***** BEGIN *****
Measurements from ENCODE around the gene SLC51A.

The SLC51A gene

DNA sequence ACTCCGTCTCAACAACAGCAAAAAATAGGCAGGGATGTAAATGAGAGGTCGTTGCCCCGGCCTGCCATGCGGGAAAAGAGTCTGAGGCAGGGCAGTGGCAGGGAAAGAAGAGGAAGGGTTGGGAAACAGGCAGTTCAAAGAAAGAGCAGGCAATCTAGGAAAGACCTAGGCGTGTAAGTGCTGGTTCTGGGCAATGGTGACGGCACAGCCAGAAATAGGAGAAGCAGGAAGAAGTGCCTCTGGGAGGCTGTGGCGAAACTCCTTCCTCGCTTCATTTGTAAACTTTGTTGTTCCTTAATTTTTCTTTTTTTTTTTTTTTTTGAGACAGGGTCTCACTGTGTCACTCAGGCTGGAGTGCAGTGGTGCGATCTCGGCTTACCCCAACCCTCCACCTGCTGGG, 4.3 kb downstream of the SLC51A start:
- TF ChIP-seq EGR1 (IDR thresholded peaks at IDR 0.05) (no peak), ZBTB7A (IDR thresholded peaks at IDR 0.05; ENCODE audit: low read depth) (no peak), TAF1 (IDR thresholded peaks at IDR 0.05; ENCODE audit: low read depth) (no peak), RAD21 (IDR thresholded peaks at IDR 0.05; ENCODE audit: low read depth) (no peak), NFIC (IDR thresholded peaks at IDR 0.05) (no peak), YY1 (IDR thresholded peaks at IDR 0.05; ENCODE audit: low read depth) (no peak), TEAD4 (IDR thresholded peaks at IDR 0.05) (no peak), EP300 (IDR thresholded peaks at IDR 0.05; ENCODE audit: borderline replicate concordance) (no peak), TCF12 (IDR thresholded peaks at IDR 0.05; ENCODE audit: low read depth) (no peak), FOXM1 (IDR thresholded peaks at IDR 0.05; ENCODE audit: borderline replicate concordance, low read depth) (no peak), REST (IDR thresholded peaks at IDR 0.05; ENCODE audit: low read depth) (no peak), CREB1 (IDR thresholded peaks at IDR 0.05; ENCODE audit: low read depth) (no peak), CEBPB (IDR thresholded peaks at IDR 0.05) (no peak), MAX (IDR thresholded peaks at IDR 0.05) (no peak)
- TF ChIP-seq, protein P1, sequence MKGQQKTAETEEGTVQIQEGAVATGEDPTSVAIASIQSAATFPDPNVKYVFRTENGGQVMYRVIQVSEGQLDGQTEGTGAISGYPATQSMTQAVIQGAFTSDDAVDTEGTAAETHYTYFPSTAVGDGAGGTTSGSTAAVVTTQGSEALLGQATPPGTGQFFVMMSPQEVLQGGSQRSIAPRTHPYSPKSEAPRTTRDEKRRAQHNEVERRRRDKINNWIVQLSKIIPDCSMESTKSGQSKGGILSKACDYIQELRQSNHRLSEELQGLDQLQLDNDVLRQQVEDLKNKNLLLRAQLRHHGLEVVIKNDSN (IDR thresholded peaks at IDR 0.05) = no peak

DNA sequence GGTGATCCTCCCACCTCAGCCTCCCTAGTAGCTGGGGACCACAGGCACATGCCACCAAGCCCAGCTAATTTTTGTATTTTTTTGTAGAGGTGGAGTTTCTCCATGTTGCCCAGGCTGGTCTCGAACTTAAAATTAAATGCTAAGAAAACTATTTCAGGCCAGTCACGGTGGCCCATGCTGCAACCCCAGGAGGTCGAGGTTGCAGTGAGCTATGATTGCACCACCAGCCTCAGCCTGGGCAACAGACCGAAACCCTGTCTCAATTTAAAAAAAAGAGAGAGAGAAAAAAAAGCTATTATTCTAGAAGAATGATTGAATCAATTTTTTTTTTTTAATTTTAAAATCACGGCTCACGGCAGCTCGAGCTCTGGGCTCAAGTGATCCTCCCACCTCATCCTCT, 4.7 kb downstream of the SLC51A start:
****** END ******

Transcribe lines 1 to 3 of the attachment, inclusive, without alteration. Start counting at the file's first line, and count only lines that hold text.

Measurements from ENCODE around the gene SLC51A.

The SLC51A gene

DNA sequence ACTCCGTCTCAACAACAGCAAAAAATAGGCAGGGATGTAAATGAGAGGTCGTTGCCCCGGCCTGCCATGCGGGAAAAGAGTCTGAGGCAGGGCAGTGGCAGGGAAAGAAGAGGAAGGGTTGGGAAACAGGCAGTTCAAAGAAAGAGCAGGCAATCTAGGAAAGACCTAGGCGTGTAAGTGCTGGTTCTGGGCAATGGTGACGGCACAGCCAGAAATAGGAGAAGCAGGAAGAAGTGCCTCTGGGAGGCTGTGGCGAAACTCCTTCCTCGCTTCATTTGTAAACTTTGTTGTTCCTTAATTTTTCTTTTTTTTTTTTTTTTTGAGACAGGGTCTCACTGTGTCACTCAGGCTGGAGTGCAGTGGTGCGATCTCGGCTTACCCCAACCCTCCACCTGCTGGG, 4.3 kb downstream of the SLC51A start: